Social Security: Henry VIII’s Family Benefits

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Here is a transcript of a recent consultation I had with Henry VIII who is turning 62. Although the meeting did not start or end well, I share this difficult exchange with you in case it can help others understand the family benefits of Social Security.

Henry VIII: Can’t you find a more suitable chair for me to sit in?

Me: Your highness . . .

Henry VIII: (interrupting) Call me “King Henry,” and I will tolerate the seating arrangements. Let us get down to business. I am meeting with you today to review all of the Social Security benefits for which my family is eligible.

Me: King Henry, let’s start off with this question: Are you now or have you ever been married?

Henry VIII: Yes (with a smirk).

Me: I notice a bit of a smirk; are you now divorced?

Henry VIII: Which wife are you speaking of?

Me: Hmm . . . I see I need to backtrack a bit. How many times have you been married?

Henry VIII: Six.

Me: Six?!

Henry VIII: I’ve endured.

Me: OK, I think we need to go one-by-one and review each wife separately. What was your first wife’s name?

Henry VIII: Catherine of Aragon.

Me: Can I just call her Catherine?

Henry VIII: There were three Catherines.

Me: Have mercy. I assume that you divorced Catherine, correct?

Henry VIII: Technically, we called it “annulled,” but this strategy seems to have lost favor in modern times.

Me: Did the marriage last at least ten years?

Henry VIII: Yes.

Me: OK, then Catherine of Aragon will be eligible for a Social Security spousal benefit, and she can begin applying for her benefit at age 62 or full benefits at age 66.

Henry VIII: No, she can’t.

Me: Listen, King, you came in here with your royal entourage to get my professional expertise, and I would appreciate it if you let me explain what you are paying me to explain. Catherine of Aragon is eligible for a divorced spousal benefit and . . .

Henry VIII: (interrupting) She’s dead.

Me: Oh, I’m so sorry.

Henry VIII: I’m not.

Me: I get the feeling we should just move on. Do you have any other dead wives?

Henry VIII: Four of them.

Me: Oh my God. Let’s focus on your wives who are living. Who is your current wife?

Henry VIII: Catherine Parr.

Me: And how long have you been married?

Henry VIII: Just over a year.

Me: And do you have any children together?

Henry VIII: No, and it’s quite a sore subject.

Me: I’m sorry. Because you have been married over a year, Catherine Parr will also be eligible for a spousal benefit. How about your other living exes?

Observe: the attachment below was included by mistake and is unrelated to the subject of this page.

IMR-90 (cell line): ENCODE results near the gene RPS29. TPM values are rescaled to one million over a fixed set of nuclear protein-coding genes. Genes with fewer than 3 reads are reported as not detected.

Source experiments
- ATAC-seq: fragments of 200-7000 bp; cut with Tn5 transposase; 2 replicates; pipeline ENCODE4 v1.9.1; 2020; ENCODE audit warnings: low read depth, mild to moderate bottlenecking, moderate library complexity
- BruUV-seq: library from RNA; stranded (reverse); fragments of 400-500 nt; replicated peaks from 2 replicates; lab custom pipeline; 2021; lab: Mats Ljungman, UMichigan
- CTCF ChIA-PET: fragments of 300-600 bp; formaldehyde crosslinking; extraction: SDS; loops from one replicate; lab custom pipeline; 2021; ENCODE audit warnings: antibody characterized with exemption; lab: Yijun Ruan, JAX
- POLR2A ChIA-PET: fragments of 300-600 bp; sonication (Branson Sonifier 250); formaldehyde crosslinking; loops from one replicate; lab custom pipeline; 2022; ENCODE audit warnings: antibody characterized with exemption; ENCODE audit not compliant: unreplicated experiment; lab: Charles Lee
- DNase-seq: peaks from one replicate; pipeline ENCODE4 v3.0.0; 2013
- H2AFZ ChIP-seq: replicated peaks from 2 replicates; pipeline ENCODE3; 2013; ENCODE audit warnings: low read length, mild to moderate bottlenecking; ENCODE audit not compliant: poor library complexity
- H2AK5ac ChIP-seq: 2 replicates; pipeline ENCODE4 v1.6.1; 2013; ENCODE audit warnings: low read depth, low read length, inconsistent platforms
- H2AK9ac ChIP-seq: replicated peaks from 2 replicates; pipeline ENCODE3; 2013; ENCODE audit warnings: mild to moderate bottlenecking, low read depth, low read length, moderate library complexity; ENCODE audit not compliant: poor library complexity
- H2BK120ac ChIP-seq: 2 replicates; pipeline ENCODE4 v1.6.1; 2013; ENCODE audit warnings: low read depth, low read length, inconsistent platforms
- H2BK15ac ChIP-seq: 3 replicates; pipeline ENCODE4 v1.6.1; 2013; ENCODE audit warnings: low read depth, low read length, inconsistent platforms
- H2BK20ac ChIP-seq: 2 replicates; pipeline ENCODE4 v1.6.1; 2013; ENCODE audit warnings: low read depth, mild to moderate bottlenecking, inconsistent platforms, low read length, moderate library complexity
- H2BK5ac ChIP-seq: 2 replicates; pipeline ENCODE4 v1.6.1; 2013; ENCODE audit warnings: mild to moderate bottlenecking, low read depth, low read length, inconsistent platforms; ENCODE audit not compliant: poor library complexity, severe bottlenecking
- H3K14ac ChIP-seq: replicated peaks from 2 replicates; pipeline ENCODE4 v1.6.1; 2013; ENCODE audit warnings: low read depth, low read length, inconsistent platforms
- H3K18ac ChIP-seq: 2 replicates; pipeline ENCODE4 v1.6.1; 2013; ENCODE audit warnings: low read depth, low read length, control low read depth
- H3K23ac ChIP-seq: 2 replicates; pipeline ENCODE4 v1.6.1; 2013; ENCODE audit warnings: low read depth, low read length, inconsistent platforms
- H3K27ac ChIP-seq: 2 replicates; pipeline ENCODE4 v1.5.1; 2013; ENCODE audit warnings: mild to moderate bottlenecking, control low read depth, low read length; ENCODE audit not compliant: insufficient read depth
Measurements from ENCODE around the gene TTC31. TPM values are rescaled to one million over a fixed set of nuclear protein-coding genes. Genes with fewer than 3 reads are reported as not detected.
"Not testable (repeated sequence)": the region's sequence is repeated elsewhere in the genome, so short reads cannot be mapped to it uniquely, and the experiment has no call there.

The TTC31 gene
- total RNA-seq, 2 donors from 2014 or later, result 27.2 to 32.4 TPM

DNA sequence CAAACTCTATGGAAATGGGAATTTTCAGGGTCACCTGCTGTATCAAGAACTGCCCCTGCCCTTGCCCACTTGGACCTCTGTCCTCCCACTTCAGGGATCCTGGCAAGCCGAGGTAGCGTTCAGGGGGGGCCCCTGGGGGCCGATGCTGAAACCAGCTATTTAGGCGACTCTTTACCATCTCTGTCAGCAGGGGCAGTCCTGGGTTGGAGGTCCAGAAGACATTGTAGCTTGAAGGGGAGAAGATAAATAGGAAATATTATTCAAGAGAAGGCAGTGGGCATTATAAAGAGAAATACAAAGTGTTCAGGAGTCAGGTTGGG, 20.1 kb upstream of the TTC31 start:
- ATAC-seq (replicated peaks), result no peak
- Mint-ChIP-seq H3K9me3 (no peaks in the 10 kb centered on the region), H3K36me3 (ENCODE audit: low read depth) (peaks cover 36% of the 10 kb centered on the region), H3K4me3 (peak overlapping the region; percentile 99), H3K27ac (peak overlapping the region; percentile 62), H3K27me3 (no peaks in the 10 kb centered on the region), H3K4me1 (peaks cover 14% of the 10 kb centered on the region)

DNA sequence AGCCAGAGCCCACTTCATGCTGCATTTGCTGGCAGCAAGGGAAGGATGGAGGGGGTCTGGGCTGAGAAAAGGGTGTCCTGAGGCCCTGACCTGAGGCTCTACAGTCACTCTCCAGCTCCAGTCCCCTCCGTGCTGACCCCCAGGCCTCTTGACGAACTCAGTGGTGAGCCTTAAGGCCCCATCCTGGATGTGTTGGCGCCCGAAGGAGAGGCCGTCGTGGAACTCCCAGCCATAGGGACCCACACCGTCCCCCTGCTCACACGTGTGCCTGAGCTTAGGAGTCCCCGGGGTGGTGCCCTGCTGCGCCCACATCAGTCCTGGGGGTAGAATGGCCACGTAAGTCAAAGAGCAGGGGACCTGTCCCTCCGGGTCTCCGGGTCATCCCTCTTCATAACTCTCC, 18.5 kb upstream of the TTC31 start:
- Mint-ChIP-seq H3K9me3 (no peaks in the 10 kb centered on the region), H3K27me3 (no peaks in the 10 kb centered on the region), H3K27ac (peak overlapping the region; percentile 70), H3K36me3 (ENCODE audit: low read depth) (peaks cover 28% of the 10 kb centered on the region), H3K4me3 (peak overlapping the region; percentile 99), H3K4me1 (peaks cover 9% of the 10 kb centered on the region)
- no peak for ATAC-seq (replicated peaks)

Henry VIII: I was married to Anne of Cleves for six months.

Me: You only gave it six months?! I’m sorry. Let me get back to business. She will not be eligible for a benefit, since you were far from passing the ten-year divorced spouse test. Do you have any living children from any of your wives?

Henry VIII: Yes—Mary, Elizabeth, and Edward.

Me: Are any of them either under age 20 and a full-time student or under age 18?

Henry VIII: Yes, Elizabeth is 18 and being tutored in the King’s court, and Edward is 14.

Me: Are either of them married or disabled?

Henry VIII: No, but Edward was betrothed at age six.

Me: Only marriage will make them ineligible. So in sum, you should expect to receive three additions to your Social Security check. The first is on behalf of your current wife, assuming this marriage works out. She can receive up to 50% of your basic benefit if she waits until she’s 66.

Henry VIII: (interrupting) I doubt she will make it that long.

Me: Are you suggesting that she will claim early because she is the impatient type?

Henry VIII: I am the one growing impatient.

Me: (pretending to ignore the last comment) And your two children will also be eligible for child benefits of 50% of your basic benefit. However, you are certain to hit the maximum family benefit cap.

Henry VIII: Explain.

Me: Social Security caps the total benefit that is calculated from one person’s lifetime payments and insured status at between 150% and 180%. If you receive both a spousal and two child benefits, they will all be proportionately reduced by this maximum cap. For example, if you are eligible for a $2,000 benefit, your total benefits including all family benefits will be capped at between $3,000 and $3,600.

Henry VIII: Have the payments made in gold.

Me: I’m sorry, King. New Social Security beneficiaries are only eligible for direct deposit. Um, King, your face is turning beet red. Perhaps we should wrap up this meeting.

Henry VIII: Rack him!

I ran out the emergency exit before King Henry’s men could lay a hand on me.

“King Henry the Eighth, to six wives he was wedded. One died, one survived, two divorced, two beheaded.”

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Matthew Illian was a Wealth Manager at Marotta Wealth Management from 2007 to 2016. He specialized in small business consulting, college planning, and retirement plans.

One Response

  1. Bob Arms

    Very cleaver, informative and well written.